6.6. Spontaneous Bacterial Peritonitis: Management

Empirical antibiotics are recommended at clinical suspicion or after a raised cell count following paracentesis without waiting for cultures to result [24, 41]. The agent of choice is cefotaxim, a third generation cephalosporin, with co-amoxiclav and quinolones being alternatives [22, 24, 69]. Resolution should be documented by periodic repeated paracentesis, until ascitic fluid neutrophil count is <200/mm3 and cultures are sterile [24]. Failure of treatment is seen in less than 10% of patients and is managed by ruling out secondary peritonitis and changing antibiotics per culture and sensitivity results if available or to an alternative broad spectrum empiric option [22].

6.7. Hyponatremia

Hyponatremia is associated with high mortality in decompensated cirrhosis [70, 71]. When included, serum sodium amplifies the predictive accuracy of MELD in foretelling mortality in liver failure [9, 72]. By itself, hyponatremia is an independent predictor of fatality in decompensated cirrhosis [73]. Pathophysiologically and therapeutically hyponatremia in cirrhosis can be hypovolemic or hypervolemic. The former results from overuse of diuretics and can usually be treated by discontinuing the drug and fluid support. The latter is in a large part due to nonosmotic ADH-induced free water retention from the hemodynamic disturbances in cirrhosis. The mainstay of treatment is diuretic discontinuation, free water restriction, vaptans, and albumin.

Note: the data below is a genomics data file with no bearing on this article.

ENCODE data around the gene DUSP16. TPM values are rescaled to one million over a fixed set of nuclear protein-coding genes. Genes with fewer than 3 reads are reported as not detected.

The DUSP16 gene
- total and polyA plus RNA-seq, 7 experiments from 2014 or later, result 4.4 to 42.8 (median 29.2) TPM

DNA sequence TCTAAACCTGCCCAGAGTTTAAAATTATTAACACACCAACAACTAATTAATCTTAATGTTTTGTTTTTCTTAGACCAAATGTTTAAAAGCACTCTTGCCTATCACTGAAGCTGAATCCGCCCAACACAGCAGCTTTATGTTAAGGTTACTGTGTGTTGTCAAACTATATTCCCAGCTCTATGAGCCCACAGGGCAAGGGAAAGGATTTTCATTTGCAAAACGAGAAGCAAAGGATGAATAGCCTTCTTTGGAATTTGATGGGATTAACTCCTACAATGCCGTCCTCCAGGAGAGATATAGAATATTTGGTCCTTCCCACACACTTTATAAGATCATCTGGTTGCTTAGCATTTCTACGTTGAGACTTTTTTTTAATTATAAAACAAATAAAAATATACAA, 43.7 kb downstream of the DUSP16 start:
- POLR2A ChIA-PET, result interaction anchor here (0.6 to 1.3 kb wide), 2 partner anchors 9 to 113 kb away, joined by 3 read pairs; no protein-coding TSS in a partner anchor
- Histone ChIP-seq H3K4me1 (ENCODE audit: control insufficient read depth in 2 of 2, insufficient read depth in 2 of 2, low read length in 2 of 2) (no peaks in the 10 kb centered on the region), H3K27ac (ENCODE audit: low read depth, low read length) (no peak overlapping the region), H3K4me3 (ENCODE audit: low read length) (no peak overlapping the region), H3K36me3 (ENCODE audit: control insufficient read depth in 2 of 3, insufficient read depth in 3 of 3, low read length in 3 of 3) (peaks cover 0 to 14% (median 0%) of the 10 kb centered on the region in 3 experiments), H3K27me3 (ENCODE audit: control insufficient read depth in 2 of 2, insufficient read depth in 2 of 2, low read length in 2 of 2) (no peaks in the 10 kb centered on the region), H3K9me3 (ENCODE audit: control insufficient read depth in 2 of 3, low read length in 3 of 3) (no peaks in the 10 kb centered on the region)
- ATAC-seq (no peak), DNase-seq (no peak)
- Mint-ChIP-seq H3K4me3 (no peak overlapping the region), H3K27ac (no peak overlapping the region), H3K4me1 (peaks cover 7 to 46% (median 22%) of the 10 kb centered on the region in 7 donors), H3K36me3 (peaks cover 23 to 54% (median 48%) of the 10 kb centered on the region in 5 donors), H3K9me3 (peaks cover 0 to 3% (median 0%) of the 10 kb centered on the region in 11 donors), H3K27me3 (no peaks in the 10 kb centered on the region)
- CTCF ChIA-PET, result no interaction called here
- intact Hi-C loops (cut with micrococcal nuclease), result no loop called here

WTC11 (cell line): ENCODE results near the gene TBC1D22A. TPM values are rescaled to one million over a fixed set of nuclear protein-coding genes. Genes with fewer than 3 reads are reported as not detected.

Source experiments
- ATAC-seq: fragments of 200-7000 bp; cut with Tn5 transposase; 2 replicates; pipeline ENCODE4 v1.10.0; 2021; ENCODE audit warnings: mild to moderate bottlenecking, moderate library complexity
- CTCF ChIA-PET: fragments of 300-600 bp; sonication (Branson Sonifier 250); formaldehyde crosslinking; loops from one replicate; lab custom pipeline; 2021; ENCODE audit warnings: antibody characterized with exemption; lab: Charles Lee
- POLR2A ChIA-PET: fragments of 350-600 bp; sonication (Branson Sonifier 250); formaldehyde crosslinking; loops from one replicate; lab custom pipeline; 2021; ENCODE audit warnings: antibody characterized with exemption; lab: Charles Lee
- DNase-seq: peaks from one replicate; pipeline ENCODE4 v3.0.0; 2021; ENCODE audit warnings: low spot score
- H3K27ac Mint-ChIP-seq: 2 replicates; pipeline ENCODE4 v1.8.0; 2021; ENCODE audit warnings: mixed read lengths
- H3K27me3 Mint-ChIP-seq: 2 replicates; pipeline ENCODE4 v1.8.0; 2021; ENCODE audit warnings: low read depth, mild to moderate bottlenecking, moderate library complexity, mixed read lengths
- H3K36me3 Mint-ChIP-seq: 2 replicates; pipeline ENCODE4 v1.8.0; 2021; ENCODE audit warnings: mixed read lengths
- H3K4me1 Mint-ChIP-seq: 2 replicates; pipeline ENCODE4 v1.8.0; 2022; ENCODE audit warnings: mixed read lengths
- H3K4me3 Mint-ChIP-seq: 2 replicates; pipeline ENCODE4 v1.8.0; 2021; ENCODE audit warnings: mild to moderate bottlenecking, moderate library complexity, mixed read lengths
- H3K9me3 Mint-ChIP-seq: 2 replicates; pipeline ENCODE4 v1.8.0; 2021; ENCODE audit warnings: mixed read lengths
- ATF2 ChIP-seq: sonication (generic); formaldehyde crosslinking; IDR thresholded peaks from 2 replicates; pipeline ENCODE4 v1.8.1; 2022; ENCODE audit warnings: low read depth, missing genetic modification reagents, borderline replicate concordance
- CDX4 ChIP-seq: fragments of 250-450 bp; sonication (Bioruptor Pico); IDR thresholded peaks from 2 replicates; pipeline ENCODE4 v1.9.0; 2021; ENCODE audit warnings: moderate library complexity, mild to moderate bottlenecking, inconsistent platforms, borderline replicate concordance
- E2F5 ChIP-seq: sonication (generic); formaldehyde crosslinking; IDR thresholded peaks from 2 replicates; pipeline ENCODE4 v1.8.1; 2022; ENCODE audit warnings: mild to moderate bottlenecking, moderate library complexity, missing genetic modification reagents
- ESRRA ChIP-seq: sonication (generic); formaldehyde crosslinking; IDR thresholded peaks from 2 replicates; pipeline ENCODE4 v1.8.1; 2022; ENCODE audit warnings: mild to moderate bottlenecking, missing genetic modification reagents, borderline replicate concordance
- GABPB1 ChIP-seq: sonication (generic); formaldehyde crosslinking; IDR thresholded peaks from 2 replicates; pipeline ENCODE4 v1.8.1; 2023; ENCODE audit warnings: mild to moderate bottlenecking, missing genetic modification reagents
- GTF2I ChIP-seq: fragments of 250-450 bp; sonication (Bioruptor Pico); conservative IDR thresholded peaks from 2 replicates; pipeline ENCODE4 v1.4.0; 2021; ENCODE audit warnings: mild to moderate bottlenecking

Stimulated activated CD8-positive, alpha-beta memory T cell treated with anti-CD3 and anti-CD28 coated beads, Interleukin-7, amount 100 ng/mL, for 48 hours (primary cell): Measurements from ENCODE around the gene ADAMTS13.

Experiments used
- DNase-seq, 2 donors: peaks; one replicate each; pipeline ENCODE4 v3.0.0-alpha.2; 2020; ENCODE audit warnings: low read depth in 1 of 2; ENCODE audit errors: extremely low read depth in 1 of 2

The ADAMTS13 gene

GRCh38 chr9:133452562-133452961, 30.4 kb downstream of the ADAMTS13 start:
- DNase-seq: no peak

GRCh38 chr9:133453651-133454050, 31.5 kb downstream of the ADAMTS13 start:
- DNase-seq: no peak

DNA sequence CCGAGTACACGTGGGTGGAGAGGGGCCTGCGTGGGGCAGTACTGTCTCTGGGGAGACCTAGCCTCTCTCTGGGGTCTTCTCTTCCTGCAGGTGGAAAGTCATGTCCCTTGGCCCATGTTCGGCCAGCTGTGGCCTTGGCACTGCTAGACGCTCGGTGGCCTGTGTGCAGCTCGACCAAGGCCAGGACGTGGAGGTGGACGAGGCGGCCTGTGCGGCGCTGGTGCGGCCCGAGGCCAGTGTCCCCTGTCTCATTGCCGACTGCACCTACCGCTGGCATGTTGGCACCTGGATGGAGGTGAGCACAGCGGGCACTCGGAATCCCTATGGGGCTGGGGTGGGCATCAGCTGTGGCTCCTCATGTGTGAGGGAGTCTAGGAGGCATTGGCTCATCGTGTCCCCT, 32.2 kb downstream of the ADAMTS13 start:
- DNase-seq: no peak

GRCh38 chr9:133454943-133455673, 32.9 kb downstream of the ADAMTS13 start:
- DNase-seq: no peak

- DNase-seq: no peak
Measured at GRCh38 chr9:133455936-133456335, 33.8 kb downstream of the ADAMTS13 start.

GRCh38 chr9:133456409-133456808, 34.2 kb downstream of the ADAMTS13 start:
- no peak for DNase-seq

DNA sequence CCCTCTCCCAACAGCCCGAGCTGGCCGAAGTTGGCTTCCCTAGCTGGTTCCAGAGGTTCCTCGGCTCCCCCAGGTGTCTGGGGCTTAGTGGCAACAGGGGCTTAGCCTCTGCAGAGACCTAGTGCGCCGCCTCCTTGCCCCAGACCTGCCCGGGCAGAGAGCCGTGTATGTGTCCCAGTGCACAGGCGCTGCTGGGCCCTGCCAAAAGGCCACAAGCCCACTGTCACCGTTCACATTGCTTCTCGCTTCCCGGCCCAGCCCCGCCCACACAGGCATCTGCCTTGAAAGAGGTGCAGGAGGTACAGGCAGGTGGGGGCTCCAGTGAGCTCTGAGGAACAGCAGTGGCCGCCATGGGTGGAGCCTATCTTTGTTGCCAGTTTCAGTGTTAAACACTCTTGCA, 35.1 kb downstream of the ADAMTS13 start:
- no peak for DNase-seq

The general agreement amongst experts is to treat hyponatremia in cirrhotics when serum sodium falls below 130 mEq/L, thus making a concession for the long standing, slowly developing, and usually asymptomatic low baseline sodium in this population.

Free water restriction to 1–1.5 L/day prevents further fall in sodium level but alone is usually insufficient to correct low levels [74]. Although albumin has been shown to improve serum sodium levels, it may not be a viable long-term solution [75]. Vaptans are distal tubular V2 receptor antagonists. Recently, Gerbes et al. [74] and Wong et al. [76] with lixivaptan, Schrier et al. [77] with tolvaptan, and Ginès et al. [78] with satavaptan demonstrated clinically and statistically significant amelioration of low serum sodium levels in a large majority of the sample studied despite heterogeneity in duration of treatment and study design.

6.8. Hepatorenal Syndrome

HRS refers to renal failure in advanced cirrhosis in the absence of any identifiable cause. It is therefore a diagnosis of exclusion. Common causes of renal failure in liver disease include hypovolemia, shock, use of nephrotoxic drugs or concomitant intrinsic renal disease. The International Ascites Club delineates HRS into a Type 1 syndrome, which is rapidly progressive (doubling of baseline serum creatinine to >2.5 mg/dL in <2 weeks) and Type 2, which is more indolent [28].